Free movement as a recalibration of justice and democracy

The second reason why free movement ought to be defended as the core of the relationship between the individual and the EU is because it makes us sensitive to practices of exclusion. The construction of EU citizenship, in particularly within the context of the rights to free movement and non-discrimination, has the potential to lead to more inclusive ways of thinking about what freedom, justice, equality and participation should mean in the EU. It also has, however, the potential to lead to more practices of exclusion. The fact that EU citizenship and free movement are not embedded in a sufficiently sophisticated, responsive and democratic institutional structure makes it very difficult for the EU to mediate the social conflict that practices of inclusion and exclusion produce, and to legitimise the choices made [2].

There are many different ways to approach and address these issues. In very general terms, the right to free movement and non-discrimination attached to EU citizenship can be understood to correct instances of injustice and promote the inclusion of outsiders: it makes national distributive systems sensitive to the need to incorporate EU migrants who contribute to the host state in an economic and social way. The Court’s case law, and its criteria of ‘a certain degree of integration’ or ‘real link to the host state society’ can be understood as mechanisms that serve to identify which migrants should have a right to access redistributive practices in the host state on account of the fact that they meet the conditions of reciprocity the sustain those welfare benefits. 

I will not here discuss precisely how EU law attempts to balance the incorporation of outsiders in domestic practices of sharing with the need to sustain the reciprocal or solidaristic nature of those practices (which presume that access is bounded). The wider point that I am trying to make is that free movement makes us sensitive to the structural processes of exclusion that the nation state perpetuates, and serves as an instrument to problematize these processes. Here, instead, I will touch very briefly on two of the most topical ways in which contemporary understandings of free movement and EU citizenship can be understood to produce instances of exclusion – which suggest that there is a need to defend free movement as the heart of EU citizenship. 

The first example is the ‘emergency brake’ that the UK has managed to secure in its renegotiation on the terms of its EU membership [3].  This should eventually allow for the exclusion of EU migrant workers from in-work benefits for (at most) the first four years of their presence in the UK. In the UK, this has been presented as an exercise in justice: it ought to create more opportunities for nationals on the job market, and to prevent payments from the public purse to individuals who have not sufficiently contributed to that same public purse. This argument has been accepted by the heads of state of the other Member States and the Commission despite the absence of empirical corroboration. In fact, the most elaborate studies suggest that the fiscal effects of free movement on the UK are probably positive, and certainly neutral at worst [4].  What we see here, then, is the problem if we understand freedom of movement as a luxury rather than an individual right at the heart of EU citizenship: it is prone to scapegoating and politicking, which are the exact forces that it is meant to combat. This is not to say that free movement cannot create pressures that produce exclusionary effects for national citizens (and which EU law ought to be sensitive to). It seems to me, however, first, that those pressures are primarily infrastructural (which cannot be scaled up sufficiently quick to accommodate access for all) and not of a financial nature, and second, that EU law’s understanding of the limits to free movement and non-discrimination offer sufficient guarantees to prevent such practices. The compatibility of the ‘emergency brake’ with the right of free movement is likely to be tested if the UK votes to remain in the EU, and we could place our fate in the Court to protect free movement and non-discrimination as being at the heart of the relationship between the individual and the EU.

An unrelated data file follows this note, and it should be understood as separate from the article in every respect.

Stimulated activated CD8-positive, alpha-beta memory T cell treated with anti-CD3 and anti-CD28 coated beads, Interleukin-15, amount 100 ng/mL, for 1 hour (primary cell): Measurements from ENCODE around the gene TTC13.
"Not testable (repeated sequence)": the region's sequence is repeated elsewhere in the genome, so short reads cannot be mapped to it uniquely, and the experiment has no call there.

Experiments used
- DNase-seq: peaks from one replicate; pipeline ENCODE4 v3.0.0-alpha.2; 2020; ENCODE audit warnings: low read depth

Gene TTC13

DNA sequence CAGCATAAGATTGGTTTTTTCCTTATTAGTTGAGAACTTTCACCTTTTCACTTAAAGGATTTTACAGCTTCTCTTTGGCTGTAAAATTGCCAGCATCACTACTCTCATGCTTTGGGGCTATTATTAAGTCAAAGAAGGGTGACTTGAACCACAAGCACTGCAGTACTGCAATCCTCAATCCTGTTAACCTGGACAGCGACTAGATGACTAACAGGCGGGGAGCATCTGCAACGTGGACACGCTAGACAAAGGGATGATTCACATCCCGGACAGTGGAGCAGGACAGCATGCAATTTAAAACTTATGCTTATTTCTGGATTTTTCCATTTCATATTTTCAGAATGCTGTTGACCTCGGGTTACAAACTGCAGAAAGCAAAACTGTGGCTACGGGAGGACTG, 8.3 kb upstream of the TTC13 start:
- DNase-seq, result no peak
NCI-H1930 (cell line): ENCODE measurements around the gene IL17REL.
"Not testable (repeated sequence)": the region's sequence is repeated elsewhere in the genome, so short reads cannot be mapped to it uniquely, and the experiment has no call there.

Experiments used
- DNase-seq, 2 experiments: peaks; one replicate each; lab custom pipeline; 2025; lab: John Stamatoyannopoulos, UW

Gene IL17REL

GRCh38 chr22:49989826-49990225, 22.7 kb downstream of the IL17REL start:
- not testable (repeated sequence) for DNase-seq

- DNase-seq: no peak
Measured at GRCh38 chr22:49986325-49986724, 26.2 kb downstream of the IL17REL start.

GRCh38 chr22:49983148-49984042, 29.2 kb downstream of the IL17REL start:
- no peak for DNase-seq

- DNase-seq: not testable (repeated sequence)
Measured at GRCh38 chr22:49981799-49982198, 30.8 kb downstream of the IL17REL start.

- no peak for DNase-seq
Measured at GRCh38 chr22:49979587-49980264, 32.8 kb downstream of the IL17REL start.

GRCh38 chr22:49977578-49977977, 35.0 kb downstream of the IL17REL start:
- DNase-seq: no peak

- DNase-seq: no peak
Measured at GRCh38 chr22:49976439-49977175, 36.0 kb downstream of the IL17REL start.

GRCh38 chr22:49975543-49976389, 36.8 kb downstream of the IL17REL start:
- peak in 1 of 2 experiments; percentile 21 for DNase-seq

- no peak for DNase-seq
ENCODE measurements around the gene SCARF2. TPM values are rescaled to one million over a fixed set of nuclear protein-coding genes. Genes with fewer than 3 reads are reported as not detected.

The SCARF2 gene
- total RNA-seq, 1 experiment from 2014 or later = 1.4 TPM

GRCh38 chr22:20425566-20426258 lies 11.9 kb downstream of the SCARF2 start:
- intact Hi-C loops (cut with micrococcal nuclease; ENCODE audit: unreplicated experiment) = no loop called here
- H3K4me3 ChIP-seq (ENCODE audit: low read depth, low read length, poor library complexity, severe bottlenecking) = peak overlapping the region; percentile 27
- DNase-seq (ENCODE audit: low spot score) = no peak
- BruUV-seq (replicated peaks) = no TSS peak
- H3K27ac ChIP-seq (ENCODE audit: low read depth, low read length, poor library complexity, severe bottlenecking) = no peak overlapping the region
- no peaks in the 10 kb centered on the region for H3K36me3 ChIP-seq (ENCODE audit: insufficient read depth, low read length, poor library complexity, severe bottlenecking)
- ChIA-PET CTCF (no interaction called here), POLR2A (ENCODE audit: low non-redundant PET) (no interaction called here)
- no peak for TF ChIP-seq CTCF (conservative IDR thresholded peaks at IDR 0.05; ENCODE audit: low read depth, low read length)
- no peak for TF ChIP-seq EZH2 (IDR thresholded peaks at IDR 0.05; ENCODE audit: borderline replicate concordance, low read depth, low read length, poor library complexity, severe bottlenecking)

Unfortunately, it appears that the Court itself is not convinced of this. The recent Dano case offers a good example of how the Court is increasingly turning its back on understanding free movement to be a right attached to the ‘fundamental status’ of every EU citizen. In that case, the Court suggested that the right to basic social assistance mechanisms (as a corollary of the right to equal treatment tied to residence in a host state) is unavailable for those citizens who do not have ‘sufficient resources’ to take care of themselves. In a ruling that comes quite close to depicting Ms. Dano in racist terms as a citizen whose presence in Germany is of no functional use to German society, the Court changes the category of EU citizens that can realistically make use of the promise of free movement. In simple terms, Dano suggests that free movement is not for all Europeans. It is not a right attached to the ‘fundamental status of all EU citizens’, but rather a privilege that European playboys are allowed to make use of. Again, this judgment was celebrated throughout Europe as bringing about justice; as defending the welfare systems against the parasite that is the poor (or poorly-educated) fellow European. Instead, I would argue that it is about the perpetuation of exclusion of vulnerable citizens from the processes that serve to remedy those very vulnerabilities. It is a judgment that legally mandates the creation of a European underclass of vulnerable citizens who, because of their exercise of free movement, are neither politically represented nor materially protected from the most egregious forms of exclusion. This case shows why we need to defend free movement as a right at the core of EU citizenship: something that ought to be available under similar conditions for all nationals of the Member States, and not only for the privileged ones.